entertaining_mr_sloane.jpg.size.xxlarge.letterbox 2Joe Orton’s black comedy Entertaining Mr. Sloane is a strange but compelling piece of theatre. It slyly speaks (in a strong cockney accent) to the fragility of our moral character while presenting us with people who reach very extreme conclusions. There’s an absurdist bent to the dark realities within these flawed human beings but the spectrum of their faults ensures that the audience can’t help but relate whether it be through Sloane’s need to be loved, Kath’s need to be needed, or Ed’s need to be impressive.

All the desires and failures of the characters swirl around the arrival of the enigmatic Mr. Sloane, an attractive, dangerous, charming drifter whose power for manipulation is matched only by his desperate need to feed on the adoration of others. In the titular role, newcomer David Beazely strikes the perfect balance of foreboding sketchiness and engrossing charm. At a Q&A after the show the mild-mannered Saskatchewan native is a shock to see after embodying such an opposite character so fully for 2 hours and 40 minutes. Fiona Reid is stellar as the smothering mouse who can’t decide whether she wants to be a mother or a lover to the stranger boarding in her extra room. Soulpepper cowboy Stuart Hughes also makes a firm and successful departure from his usual role in taking on Ed, a bourgeois, closeted man with none of the masculine swagger that is Hughes’ bread and butter. He replaces said swagger seamlessly with know-it-all posturing and moralistic nerves.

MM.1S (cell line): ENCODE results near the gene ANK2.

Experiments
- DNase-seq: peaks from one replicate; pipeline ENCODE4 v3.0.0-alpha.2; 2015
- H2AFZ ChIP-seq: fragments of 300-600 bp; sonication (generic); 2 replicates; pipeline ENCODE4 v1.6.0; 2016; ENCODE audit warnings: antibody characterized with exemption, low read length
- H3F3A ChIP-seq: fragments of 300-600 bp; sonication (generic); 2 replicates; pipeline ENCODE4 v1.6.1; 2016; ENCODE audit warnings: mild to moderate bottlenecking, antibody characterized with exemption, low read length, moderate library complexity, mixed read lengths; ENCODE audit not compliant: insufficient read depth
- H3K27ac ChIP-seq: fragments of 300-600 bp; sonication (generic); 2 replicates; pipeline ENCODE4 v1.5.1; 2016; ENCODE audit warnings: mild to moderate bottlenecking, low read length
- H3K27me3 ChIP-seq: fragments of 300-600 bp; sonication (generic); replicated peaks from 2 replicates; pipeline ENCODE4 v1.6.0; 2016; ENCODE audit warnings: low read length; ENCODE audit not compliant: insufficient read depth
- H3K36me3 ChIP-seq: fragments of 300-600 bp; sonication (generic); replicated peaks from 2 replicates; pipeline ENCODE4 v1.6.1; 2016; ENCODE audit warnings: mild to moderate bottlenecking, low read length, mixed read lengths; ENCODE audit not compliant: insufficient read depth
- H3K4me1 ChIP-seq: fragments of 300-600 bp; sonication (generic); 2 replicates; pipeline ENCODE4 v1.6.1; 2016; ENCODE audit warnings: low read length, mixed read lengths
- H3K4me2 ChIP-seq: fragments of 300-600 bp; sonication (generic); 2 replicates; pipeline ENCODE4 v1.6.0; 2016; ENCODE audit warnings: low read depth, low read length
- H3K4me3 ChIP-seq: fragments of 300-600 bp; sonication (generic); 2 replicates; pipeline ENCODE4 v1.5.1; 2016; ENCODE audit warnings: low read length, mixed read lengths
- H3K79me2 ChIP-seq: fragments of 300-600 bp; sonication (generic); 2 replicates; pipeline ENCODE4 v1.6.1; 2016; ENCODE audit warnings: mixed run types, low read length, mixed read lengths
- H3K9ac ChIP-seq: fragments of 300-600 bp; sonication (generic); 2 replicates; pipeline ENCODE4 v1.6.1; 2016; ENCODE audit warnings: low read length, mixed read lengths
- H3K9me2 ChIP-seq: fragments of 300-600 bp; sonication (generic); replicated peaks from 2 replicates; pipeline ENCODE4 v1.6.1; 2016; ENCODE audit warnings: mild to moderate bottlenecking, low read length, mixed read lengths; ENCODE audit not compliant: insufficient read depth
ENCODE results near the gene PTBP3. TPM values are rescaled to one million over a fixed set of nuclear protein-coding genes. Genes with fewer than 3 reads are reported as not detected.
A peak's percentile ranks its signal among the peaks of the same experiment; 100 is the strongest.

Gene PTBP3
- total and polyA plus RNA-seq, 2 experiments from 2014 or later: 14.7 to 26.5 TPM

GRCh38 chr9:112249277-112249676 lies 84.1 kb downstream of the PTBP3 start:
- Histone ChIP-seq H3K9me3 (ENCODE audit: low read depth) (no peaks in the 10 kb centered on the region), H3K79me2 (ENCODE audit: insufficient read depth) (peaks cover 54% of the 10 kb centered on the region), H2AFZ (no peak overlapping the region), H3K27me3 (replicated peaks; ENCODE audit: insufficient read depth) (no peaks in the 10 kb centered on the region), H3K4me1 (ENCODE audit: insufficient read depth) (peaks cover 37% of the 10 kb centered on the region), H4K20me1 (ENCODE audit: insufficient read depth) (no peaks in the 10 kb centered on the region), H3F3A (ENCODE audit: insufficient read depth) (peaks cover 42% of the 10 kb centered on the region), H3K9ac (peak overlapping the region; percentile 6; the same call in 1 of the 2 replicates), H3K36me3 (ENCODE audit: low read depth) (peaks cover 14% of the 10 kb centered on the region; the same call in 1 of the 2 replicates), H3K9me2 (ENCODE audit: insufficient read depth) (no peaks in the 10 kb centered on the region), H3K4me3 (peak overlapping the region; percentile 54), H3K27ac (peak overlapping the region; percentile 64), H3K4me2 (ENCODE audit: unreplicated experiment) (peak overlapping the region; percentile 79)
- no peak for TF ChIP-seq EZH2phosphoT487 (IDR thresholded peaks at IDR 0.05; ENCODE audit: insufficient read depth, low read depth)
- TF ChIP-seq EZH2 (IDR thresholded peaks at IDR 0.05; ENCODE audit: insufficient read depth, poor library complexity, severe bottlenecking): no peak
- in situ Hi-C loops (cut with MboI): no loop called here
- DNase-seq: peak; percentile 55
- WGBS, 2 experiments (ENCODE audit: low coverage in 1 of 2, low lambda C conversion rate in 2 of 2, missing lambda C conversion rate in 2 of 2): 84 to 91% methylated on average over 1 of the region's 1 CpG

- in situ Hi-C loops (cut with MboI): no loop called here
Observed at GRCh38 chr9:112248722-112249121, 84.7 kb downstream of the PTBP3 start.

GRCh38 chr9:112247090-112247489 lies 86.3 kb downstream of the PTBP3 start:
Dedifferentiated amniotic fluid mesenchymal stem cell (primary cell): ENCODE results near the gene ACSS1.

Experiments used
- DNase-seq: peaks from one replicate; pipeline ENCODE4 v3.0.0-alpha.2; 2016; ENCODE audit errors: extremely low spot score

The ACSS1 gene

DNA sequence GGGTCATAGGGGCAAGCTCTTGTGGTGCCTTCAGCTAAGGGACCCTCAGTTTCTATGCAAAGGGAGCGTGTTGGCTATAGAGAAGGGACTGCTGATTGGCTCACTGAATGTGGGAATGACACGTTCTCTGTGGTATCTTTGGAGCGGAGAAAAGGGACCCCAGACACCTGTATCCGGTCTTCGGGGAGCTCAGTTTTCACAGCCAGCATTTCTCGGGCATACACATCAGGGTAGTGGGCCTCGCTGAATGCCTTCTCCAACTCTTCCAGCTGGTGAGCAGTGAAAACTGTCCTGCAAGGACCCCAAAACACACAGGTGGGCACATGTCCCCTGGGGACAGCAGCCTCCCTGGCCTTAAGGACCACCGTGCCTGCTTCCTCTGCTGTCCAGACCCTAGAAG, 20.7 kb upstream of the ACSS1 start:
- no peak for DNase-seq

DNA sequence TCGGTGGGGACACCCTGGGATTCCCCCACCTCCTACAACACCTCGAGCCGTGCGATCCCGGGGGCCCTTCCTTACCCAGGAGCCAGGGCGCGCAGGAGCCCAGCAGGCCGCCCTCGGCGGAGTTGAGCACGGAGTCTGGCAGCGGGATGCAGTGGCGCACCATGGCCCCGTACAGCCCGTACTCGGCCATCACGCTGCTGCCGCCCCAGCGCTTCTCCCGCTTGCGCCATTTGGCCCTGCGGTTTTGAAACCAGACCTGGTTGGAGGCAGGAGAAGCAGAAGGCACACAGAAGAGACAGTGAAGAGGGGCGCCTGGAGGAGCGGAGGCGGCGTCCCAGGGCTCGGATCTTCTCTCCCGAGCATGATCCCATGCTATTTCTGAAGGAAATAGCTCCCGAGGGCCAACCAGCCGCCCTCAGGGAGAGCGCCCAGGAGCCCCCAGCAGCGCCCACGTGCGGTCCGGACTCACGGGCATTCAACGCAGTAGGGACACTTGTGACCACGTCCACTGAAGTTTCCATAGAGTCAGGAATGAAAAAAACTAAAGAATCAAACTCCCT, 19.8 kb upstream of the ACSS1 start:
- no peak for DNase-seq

Director Brendan Healy- Artistic Director of the artistic boundary-pushing Buddies in Bad Times Theatre- takes a restrained approach to the domestic drama, choosing small moments of directorial insight over showy adaptation. His best contributions are a reversal of the set between acts one and two that literally shows the audience the action from the opposite perspective (a hint at what we should be striving to do with the characters and their individual points of view) and the fabulous stage setup (with designer Yannik Larivee) that puts audience on all four sides of a square all-red stage with dense curtains that rise and fall with immense drama.

Entertaining Mr. Sloane was never going to be the star of Soulpepper’s ambitious and flashy 2013 season (that was always going to be Angels in America) but it most certainly is a strong supporting player.